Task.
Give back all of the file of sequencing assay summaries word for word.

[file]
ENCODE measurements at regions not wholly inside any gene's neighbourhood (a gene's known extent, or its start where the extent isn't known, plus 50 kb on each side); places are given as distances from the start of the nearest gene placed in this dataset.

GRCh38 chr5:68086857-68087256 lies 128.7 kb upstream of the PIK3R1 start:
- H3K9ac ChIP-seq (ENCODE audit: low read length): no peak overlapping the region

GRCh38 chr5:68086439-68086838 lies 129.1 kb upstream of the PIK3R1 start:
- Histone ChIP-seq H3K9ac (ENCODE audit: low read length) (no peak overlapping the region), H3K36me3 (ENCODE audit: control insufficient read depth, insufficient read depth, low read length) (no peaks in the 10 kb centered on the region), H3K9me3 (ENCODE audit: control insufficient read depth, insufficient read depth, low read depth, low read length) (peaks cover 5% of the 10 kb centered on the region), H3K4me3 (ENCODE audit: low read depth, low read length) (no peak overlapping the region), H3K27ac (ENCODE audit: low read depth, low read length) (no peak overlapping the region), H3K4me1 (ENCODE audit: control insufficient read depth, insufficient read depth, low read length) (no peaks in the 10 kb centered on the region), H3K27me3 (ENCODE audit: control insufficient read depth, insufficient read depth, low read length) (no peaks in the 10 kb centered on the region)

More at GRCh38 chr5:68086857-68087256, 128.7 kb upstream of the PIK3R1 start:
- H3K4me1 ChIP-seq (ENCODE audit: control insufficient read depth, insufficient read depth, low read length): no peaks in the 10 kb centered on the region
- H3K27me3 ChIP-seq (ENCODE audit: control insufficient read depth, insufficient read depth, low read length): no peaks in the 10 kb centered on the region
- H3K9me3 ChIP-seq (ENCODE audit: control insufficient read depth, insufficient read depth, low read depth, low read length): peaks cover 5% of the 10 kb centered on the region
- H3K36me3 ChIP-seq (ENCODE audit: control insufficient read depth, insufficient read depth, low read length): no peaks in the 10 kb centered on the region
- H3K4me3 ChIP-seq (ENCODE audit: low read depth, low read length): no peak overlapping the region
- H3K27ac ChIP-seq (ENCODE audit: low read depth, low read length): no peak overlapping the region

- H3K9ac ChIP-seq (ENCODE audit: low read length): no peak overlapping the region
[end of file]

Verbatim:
ENCODE measurements at regions not wholly inside any gene's neighbourhood (a gene's known extent, or its start where the extent isn't known, plus 50 kb on each side); places are given as distances from the start of the nearest gene placed in this dataset.

GRCh38 chr5:68086857-68087256 lies 128.7 kb upstream of the PIK3R1 start:
- H3K9ac ChIP-seq (ENCODE audit: low read length): no peak overlapping the region

GRCh38 chr5:68086439-68086838 lies 129.1 kb upstream of the PIK3R1 start:
- Histone ChIP-seq H3K9ac (ENCODE audit: low read length) (no peak overlapping the region), H3K36me3 (ENCODE audit: control insufficient read depth, insufficient read depth, low read length) (no peaks in the 10 kb centered on the region), H3K9me3 (ENCODE audit: control insufficient read depth, insufficient read depth, low read depth, low read length) (peaks cover 5% of the 10 kb centered on the region), H3K4me3 (ENCODE audit: low read depth, low read length) (no peak overlapping the region), H3K27ac (ENCODE audit: low read depth, low read length) (no peak overlapping the region), H3K4me1 (ENCODE audit: control insufficient read depth, insufficient read depth, low read length) (no peaks in the 10 kb centered on the region), H3K27me3 (ENCODE audit: control insufficient read depth, insufficient read depth, low read length) (no peaks in the 10 kb centered on the region)

More at GRCh38 chr5:68086857-68087256, 128.7 kb upstream of the PIK3R1 start:
- H3K4me1 ChIP-seq (ENCODE audit: control insufficient read depth, insufficient read depth, low read length): no peaks in the 10 kb centered on the region
- H3K27me3 ChIP-seq (ENCODE audit: control insufficient read depth, insufficient read depth, low read length): no peaks in the 10 kb centered on the region
- H3K9me3 ChIP-seq (ENCODE audit: control insufficient read depth, insufficient read depth, low read depth, low read length): peaks cover 5% of the 10 kb centered on the region
- H3K36me3 ChIP-seq (ENCODE audit: control insufficient read depth, insufficient read depth, low read length): no peaks in the 10 kb centered on the region
- H3K4me3 ChIP-seq (ENCODE audit: low read depth, low read length): no peak overlapping the region
- H3K27ac ChIP-seq (ENCODE audit: low read depth, low read length): no peak overlapping the region

- H3K9ac ChIP-seq (ENCODE audit: low read length): no peak overlapping the region